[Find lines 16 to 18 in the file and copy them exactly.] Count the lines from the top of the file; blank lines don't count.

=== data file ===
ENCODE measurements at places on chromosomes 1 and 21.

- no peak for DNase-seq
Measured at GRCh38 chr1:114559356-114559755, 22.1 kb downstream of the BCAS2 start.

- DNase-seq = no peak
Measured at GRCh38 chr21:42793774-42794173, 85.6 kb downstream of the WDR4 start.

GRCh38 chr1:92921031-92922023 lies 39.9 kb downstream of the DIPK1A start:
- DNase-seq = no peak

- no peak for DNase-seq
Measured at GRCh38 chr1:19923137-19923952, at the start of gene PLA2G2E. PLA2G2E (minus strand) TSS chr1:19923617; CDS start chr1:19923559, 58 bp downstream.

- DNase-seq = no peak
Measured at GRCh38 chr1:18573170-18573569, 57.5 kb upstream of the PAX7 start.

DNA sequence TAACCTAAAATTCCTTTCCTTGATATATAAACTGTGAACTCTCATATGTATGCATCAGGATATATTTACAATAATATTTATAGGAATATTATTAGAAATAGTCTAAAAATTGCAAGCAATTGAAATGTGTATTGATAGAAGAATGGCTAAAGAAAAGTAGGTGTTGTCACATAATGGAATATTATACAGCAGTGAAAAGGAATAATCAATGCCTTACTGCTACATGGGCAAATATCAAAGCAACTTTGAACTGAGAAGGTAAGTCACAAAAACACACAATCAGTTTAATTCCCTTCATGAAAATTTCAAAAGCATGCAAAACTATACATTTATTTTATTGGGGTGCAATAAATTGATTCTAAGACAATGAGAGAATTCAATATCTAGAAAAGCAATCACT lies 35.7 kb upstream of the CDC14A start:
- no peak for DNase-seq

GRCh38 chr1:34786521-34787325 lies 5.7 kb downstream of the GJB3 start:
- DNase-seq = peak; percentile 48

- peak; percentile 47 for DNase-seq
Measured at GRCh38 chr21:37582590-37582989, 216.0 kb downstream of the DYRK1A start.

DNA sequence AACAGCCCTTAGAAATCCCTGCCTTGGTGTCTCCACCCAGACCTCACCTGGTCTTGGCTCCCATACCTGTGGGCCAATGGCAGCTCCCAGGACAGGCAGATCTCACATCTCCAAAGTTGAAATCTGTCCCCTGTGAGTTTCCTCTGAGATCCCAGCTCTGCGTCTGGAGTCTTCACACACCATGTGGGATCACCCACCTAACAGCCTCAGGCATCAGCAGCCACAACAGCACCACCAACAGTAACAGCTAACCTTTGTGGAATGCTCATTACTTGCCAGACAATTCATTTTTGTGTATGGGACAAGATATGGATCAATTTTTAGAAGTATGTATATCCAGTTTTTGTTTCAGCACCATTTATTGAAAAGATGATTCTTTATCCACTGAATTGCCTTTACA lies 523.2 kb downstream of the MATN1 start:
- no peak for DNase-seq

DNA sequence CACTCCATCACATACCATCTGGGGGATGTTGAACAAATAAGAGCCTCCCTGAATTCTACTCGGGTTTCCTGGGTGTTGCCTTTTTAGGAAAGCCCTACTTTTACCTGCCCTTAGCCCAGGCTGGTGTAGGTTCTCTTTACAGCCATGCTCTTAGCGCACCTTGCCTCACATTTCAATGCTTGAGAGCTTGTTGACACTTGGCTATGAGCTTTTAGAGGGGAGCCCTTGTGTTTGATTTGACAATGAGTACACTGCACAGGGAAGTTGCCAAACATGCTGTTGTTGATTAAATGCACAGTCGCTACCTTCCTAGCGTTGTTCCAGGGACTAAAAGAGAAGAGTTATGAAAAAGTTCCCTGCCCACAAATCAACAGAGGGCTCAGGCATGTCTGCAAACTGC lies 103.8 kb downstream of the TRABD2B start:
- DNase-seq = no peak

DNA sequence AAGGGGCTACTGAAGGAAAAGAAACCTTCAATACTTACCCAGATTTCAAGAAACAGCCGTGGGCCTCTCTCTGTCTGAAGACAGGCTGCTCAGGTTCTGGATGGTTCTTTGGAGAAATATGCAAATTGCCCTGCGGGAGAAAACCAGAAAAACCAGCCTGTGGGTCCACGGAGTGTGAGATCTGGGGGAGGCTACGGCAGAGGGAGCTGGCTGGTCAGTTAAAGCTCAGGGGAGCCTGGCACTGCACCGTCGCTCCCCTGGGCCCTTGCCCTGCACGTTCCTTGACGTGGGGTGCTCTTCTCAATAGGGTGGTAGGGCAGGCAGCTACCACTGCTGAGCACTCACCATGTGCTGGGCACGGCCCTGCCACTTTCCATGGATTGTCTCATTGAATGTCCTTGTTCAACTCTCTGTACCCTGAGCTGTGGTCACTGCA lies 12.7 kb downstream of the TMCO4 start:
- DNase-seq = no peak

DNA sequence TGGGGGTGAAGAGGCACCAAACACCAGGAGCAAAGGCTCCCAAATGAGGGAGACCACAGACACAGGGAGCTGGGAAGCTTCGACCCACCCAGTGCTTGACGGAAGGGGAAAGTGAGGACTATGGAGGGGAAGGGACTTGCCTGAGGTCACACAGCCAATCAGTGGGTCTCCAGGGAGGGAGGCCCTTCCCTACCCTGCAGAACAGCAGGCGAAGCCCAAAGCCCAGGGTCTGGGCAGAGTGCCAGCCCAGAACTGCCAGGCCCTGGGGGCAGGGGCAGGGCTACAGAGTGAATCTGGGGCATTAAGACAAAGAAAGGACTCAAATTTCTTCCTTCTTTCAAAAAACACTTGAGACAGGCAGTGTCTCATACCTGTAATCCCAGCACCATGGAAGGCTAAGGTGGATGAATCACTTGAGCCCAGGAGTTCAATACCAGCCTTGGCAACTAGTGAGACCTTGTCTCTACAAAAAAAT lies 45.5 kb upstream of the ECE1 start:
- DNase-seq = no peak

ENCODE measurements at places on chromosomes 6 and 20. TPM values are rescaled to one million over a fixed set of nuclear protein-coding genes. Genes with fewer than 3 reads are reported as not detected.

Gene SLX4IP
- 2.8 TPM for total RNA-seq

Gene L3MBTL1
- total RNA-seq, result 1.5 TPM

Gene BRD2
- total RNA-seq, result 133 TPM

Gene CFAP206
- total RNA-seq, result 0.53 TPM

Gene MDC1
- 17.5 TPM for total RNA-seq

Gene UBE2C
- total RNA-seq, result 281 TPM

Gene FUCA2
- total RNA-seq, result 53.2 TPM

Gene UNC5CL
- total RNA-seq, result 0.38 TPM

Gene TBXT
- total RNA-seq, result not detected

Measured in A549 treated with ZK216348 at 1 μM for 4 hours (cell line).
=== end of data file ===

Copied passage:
- peak; percentile 47 for DNase-seq
Measured at GRCh38 chr21:37582590-37582989, 216.0 kb downstream of the DYRK1A start.

DNA sequence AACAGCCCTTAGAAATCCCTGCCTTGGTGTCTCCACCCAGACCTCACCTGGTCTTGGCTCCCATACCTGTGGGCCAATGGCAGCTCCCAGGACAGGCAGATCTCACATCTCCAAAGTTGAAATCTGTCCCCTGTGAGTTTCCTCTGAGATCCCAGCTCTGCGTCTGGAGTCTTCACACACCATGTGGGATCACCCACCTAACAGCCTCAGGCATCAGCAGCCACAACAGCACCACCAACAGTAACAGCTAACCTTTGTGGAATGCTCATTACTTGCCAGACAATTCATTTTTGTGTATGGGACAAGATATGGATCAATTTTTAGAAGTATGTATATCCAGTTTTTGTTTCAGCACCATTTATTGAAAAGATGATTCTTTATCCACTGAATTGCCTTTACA lies 523.2 kb downstream of the MATN1 start: